The ISM330DHCX Product Documentation indicates it includes an “Embedded Machine Learning Core”. That sounds pretty interesting – do the navX2-MXP software libraries make this available currently?
That’s one of the things we’re working on Next….
We expect navX2-MXP’s next-generation IMU Embedded Machine Learning Core to enable development of future real-time Machine Learning-based inertial navigation features.
We’re still studying how robotics teams could use this very cool new capability, and if you have any opinions, please send us your thoughts by emailing us at [email protected].
Will navX2-MXP work with the National Instruments RoboRIO™?
Yes, the navX2-MXP – like it’s predecessor the “Classic” navX-MXP – is designed specifically to work with the RoboRIO. Please see the instructions for installing navX2-MXP onto a FIRST FRC robot for more details, as there are several installation options.
Will navX2-MXP work with the next-generation NI RoboRIO™ 2.0 expected to be first used in the 2022 FRC Season?
Yes, navX2-MXP will work with the next-generation “roboRIO 2.0”, since roboRIO 2.0 is designed to be backwards-compatible with hardware and software from the original roboRIO. More information on this compatibility can be found on the Next Generation Control System Update on the FRC Blog.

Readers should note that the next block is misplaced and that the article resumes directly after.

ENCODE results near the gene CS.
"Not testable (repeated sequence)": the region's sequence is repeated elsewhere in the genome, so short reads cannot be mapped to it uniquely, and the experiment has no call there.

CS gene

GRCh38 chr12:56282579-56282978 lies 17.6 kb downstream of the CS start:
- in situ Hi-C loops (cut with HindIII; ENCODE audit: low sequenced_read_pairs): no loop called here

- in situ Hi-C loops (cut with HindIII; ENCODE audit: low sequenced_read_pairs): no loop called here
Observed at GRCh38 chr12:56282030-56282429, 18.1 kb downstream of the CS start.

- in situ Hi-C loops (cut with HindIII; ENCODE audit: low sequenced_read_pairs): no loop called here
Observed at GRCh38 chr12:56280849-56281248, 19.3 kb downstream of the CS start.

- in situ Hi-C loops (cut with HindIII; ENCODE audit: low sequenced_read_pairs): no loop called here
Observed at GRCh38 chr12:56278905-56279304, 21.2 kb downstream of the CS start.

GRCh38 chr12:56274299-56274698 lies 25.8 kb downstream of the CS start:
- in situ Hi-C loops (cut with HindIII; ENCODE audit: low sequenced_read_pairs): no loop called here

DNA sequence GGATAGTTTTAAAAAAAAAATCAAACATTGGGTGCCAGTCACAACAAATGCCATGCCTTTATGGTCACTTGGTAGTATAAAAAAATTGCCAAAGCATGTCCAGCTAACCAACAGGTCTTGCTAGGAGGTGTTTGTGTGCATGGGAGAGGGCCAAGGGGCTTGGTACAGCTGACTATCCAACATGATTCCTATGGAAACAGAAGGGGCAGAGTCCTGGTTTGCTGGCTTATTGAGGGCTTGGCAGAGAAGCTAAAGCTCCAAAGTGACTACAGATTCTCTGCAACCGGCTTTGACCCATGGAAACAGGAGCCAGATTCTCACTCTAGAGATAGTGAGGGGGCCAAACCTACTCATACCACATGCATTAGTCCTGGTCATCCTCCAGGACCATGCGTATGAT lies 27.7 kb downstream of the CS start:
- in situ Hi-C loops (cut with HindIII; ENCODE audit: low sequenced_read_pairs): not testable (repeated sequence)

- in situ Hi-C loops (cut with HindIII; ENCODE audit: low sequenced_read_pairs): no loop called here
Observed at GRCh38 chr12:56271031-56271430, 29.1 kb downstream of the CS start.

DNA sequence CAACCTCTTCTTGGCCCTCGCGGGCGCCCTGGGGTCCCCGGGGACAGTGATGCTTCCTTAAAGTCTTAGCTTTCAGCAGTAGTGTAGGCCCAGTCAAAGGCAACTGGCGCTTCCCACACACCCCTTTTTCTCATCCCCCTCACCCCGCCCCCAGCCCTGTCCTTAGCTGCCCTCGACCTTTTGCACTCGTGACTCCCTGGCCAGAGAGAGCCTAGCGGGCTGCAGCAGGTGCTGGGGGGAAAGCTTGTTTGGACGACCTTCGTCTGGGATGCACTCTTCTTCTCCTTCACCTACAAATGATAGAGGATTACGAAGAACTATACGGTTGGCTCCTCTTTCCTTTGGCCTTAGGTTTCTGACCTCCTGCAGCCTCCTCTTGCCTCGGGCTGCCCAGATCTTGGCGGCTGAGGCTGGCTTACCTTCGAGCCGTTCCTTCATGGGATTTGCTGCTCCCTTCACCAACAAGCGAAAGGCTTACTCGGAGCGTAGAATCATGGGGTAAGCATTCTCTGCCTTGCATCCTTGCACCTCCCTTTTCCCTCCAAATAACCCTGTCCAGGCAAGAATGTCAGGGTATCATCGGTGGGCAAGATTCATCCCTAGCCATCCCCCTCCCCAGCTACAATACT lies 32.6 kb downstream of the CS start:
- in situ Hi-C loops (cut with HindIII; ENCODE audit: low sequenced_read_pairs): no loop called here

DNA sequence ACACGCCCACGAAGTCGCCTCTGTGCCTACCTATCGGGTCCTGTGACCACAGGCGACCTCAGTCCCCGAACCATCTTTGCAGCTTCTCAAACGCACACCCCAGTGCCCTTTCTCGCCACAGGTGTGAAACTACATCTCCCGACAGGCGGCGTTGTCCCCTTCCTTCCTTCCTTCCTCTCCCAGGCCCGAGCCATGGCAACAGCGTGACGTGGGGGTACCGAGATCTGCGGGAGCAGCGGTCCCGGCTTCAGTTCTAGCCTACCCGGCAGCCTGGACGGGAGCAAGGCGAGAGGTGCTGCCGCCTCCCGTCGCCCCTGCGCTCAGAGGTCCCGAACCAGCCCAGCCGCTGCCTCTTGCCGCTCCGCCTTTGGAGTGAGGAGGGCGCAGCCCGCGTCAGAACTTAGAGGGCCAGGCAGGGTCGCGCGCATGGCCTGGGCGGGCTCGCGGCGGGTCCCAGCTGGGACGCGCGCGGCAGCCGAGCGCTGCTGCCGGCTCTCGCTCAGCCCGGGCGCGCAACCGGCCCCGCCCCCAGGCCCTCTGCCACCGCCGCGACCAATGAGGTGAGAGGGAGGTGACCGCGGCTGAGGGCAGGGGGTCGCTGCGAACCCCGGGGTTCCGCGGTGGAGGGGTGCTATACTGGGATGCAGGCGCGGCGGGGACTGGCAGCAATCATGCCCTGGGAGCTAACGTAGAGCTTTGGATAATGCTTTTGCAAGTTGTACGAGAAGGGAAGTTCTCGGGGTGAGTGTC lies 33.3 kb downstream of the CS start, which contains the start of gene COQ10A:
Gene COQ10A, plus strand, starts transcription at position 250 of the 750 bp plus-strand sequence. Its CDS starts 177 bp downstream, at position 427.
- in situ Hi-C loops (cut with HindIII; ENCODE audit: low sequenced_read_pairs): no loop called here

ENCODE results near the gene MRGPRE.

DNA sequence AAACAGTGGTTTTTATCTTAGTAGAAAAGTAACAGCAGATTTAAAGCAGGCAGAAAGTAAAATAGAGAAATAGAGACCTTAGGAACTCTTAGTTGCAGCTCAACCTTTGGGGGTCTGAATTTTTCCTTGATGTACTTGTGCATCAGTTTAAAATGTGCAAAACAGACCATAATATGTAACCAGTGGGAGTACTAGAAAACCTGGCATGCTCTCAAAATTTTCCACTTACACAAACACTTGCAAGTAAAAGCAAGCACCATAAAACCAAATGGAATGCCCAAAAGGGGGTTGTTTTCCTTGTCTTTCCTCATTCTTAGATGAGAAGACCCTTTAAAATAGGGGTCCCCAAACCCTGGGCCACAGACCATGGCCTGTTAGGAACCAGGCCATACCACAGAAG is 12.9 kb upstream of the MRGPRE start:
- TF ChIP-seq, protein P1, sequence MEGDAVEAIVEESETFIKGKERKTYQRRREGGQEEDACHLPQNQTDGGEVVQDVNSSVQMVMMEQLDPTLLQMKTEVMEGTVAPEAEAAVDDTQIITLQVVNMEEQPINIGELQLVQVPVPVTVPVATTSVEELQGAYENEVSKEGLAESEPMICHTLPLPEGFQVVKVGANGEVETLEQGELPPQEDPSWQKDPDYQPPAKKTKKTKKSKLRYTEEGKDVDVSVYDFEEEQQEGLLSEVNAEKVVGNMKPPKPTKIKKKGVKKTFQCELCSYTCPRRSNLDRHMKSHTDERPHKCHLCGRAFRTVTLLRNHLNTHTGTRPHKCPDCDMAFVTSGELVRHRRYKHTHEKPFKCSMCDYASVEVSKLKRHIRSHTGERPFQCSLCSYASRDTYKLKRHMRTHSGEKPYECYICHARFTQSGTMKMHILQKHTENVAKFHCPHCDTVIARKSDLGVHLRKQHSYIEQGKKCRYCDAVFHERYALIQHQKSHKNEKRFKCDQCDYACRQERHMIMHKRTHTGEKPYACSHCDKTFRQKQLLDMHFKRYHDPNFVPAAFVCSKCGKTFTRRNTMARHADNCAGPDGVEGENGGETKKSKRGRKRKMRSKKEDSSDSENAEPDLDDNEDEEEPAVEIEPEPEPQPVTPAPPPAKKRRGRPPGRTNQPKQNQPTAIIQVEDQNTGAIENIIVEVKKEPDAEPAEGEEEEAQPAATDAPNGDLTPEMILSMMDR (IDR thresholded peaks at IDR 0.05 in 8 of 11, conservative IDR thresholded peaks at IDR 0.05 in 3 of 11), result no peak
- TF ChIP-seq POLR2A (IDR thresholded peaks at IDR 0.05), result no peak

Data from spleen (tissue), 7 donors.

Will navX2-MXP work with the Android-based FTC Control System?
Yes. Although in general the Kaua’i Labs navX2-Micro is recommended for use in FTC Control Systems, navX2-MXP can also be used with the Android-based FTC Control System, via its I2C interface. For more information, please see the FTC Robot Installation instructions and the description of the Android Libraries.
What interface/installation options are available for the navX2-MXP?
- Plug-n-play install to the RoboRIO MXP port
- Connection to the RoboRIO MXP port via a male-to-female floppy-disk-style ribbon cable
- Connection to one of the RoboRIO USB Connectors via a USB Cable
- Connection of power (+5VDC)/ground to the navX2-MXP’s MXP Connector, and direct connection to the TTL UART, I2C or SPI pins.
Aren’t the magnetometer (compass heading) readings unreliable when the navX2-MXP is used on a Robot with powerful motors?
Yes, this is correct. If navX2-MXP is mounted nearby any energized motors, the magnetometer’s ability to measure the (weak) earth’s magnetic field is severely diminished.
For this reason, using the magnetometer during a FIRST FRC match is an advanced feature.
However, at the beginning of each FIRST FRC match, the robot is turned on for about a minute before the match begins. During this time period, the motors are not energized and thus do not add magnetic interference that would disturb the magnetometer readings. Once the magnetometer is calibrated, navX2-MXP will return either an accurate magnetometer reading, or an indication that its measurement of the earth’s magnetic field has been disturbed.
Magnetometer readings taken at the beginning of a match, when combined with the navX2-MXP yaw measurements, enable a robot’s pose and absolute heading to be maintained throughout the match. This feature of the navX2-MXP is referred to as a “9-axis” heading.